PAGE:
Not the infantry. Feet and bullets work just fine without oil.
posted by Pollomacho at 6:47 PM on December 26, 2006

The infantry that worked "just fine" without oil previously had mules to carry their supplies (even into WW1).
posted by rfs at 8:11 PM on December 26, 2006

Need more Hessians.
posted by bardic at 8:45 PM on December 26, 2006


What would happen to the US, or the western world at large for that matter, if China simply shut up shop and refused to trade? I imagine that the economic impact would pretty much bankrupt most nations as the flow of low priced goods that we are used to simply dries up.

At that point would any amount of military force be able to put things right? I doubt it. I also believe that the totalitarian regime in China would be willing to deal with the domestic problems that would be caused by a sudden halt in production.

But the interesting thing to think about is simply how would first world economies cope?

posted by bangalla at 10:58 PM on December 26, 2006

bangalla, did you ever watch the TV show Dark Angel? You know, the one with Jessica Alba? Yeah, it would be kinda like that, minus the hot chicks and clever banter.

It would be really bad all around.
posted by quin at 11:17 PM on December 26, 2006

posted by Faint of Butt at 8:06 AM on December 27, 2006 [1 favorite]

I know the U.S. has done this before, but it Feels Like the First Time. And it sounds to me like an Agent Provocateur got some Inside Information and is playing Head Games the Unusual Heat of which is giving us Double Vision. You’d have to be Cold as Ice to send Foreigners a Long, Long Way From Home instead of some Dirty White Boy. I’m not surprised the Reaction to this Action is getting people Hot Blooded, the situation is Urgent (I wonder what kind of hero could save us?)

“who had to deal with the aftermath were livid about the trigger-happiness of the "Blackwater cowboys"”

yeah, their top kick is a SEAL, and that’s the M.O. You look like a lot bigger force if you use more ammo. And Mercs have no back up, so there are practical sides for them (beyond simply calling them cowboys, tho there is that for someone who would choose a life in the combat zone). Why command wouldn’t forsee that having to play out that way I dunno. I suspect they don’t care.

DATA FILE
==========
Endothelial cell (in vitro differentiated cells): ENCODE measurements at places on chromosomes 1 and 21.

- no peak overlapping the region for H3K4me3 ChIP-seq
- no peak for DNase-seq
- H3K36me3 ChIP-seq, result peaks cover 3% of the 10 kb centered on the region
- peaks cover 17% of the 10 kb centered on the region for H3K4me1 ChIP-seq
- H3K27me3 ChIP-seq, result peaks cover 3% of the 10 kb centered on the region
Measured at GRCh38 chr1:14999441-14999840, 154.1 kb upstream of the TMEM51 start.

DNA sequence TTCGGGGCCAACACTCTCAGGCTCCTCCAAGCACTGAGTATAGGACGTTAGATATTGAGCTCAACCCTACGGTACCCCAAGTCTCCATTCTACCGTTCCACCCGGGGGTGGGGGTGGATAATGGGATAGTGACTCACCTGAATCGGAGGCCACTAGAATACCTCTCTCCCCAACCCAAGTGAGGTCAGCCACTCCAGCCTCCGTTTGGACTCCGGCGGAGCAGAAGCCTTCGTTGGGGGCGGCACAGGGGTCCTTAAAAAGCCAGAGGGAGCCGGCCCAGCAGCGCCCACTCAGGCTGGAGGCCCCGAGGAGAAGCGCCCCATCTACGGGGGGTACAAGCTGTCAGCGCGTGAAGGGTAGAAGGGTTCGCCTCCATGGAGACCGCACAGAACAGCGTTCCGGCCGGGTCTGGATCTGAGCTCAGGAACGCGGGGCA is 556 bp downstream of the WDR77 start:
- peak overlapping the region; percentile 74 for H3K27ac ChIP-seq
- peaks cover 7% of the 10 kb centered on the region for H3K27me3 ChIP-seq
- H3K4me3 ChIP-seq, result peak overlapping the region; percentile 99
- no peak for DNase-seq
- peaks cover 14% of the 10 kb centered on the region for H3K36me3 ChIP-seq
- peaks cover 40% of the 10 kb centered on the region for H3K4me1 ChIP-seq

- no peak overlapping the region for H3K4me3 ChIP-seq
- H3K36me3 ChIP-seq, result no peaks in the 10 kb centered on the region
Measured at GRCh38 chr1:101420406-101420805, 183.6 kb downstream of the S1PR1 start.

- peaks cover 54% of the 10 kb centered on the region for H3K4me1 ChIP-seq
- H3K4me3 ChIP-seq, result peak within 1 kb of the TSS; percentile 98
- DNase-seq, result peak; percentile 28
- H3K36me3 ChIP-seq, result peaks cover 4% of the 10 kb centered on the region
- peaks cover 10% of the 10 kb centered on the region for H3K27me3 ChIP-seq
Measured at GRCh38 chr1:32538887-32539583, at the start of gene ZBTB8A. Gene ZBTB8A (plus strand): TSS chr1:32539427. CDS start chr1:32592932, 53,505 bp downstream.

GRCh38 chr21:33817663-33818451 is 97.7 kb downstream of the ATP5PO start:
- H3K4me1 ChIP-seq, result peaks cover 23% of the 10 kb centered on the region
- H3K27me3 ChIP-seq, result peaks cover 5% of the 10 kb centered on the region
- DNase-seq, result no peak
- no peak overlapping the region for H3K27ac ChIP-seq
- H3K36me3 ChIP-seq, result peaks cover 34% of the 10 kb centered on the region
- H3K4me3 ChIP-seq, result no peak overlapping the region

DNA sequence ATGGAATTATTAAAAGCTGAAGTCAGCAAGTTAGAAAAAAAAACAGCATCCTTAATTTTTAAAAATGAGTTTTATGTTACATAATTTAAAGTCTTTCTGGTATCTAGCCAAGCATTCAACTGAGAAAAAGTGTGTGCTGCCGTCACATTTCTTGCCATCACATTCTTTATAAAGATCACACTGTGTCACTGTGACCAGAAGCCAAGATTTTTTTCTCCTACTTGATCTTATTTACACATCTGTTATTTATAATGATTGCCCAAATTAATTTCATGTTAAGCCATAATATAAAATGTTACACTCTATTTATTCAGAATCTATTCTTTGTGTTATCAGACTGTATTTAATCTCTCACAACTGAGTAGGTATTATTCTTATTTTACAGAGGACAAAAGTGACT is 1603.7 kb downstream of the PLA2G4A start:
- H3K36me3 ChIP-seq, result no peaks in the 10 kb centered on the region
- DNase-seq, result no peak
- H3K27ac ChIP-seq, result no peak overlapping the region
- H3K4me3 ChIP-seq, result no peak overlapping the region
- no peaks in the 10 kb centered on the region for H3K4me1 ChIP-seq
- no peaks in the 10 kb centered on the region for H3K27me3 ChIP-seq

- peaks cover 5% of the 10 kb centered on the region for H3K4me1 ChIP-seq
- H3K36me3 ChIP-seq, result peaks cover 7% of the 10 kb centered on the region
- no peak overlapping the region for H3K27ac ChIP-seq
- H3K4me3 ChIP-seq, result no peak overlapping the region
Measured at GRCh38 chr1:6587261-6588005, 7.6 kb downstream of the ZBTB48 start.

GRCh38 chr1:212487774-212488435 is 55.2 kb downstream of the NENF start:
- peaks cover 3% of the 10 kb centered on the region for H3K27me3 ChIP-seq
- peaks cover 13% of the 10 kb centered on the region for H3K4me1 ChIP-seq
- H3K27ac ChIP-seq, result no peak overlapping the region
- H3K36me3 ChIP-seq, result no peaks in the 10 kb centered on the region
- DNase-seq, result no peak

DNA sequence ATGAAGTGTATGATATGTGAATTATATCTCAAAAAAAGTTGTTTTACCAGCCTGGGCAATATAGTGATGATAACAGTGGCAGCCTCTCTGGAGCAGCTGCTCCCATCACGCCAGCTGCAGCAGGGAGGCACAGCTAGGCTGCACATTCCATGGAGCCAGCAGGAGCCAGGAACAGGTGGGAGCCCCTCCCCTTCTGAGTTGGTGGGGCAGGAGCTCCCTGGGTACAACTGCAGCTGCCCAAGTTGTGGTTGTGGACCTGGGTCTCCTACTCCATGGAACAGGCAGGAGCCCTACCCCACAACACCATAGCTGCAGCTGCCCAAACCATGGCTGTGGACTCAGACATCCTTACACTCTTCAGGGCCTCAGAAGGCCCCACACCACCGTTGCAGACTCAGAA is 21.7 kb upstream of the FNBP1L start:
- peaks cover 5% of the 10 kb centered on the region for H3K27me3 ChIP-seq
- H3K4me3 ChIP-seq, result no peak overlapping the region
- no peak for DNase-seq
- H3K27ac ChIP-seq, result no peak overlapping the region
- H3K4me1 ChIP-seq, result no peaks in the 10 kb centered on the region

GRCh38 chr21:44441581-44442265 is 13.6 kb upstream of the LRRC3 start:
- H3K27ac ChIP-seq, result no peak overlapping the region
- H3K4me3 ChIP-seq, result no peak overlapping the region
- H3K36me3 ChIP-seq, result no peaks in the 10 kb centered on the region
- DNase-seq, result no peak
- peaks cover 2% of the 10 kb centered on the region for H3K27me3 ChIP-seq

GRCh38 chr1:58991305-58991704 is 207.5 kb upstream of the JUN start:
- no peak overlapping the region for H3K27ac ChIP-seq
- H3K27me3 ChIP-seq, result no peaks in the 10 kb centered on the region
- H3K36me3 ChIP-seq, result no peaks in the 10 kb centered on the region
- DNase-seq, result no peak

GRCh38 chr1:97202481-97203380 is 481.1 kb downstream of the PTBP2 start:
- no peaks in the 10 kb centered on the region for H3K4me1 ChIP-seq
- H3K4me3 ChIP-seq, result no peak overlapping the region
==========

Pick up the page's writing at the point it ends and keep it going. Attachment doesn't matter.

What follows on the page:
(old joke on the Differential Theory of Special Operations Forces: Snake Model -
Paratrooper: Lands. Kills snake. Complains about dirty nasty rear echelon legs.
Armor: Runs over snake, giggles, looks for more snakes.
Infantry: "Ugh! Me see snake. Me like snake. Ouch! Me no like snake." Kills snake. Villified in the snake press.
Army Aviation: Has GPS grid to snake. Can’t find snake. Back to base for crew rest and the club and some sort of drink called "The Snake"
Ranger: Eats snake. Assaults the snake's home and secures it for use by friendly snakes.
SEAL: Expends all ammunition, several grenades and calls for naval gunfire in a failed attempt to kill the snake. Kills snake in brilliant improvised plan on retreat. Reprimanded by command upon return for killing snake in unauthorized manner. Snake sends political allies to sabotage career.
Artillery: Kills snake, but in the process kills several hundred civilians with a massive TOT with three FA BDEs in support. Mission is considered a success and all participants are awarded Silver Stars. (Cooks, Mechanics, Legal Clerks etc.) Press blames infantry.
Marine Recon: Follows the snake and gets lost. Finds other snakes, kills them.
Sapper: Builds minefields, anti-snake ditches, puts up snake wire, snake obstacles, anti-snake vehicle barriers. Waits to set off booby traps for snake.
Sniper: “Snakes?...I can’t tell you about snakes.” Cleans weapon.
Combat Controller: Guides the snake elsewhere.
Air Force: Saturation bombs the entire area. Snake who?
Pararescue: Wounds the snake in first encounter, then feverishly works to save the snake's life.
Special Forces: Makes contact with the snake, builds rapport, wins its heart and mind, then trains it to kill other snakes.
posted by Smedleyman at 12:16 PM on December 27, 2006

Did an American fire on Iraqis unprovoked?
U.S. security contractors allege their supervisor was ‘out of control’
(about Triple Canopy, a subcontractor under KBR/Halliburton, in Baghdad)
posted by amberglow at 7:56 AM on December 28, 2006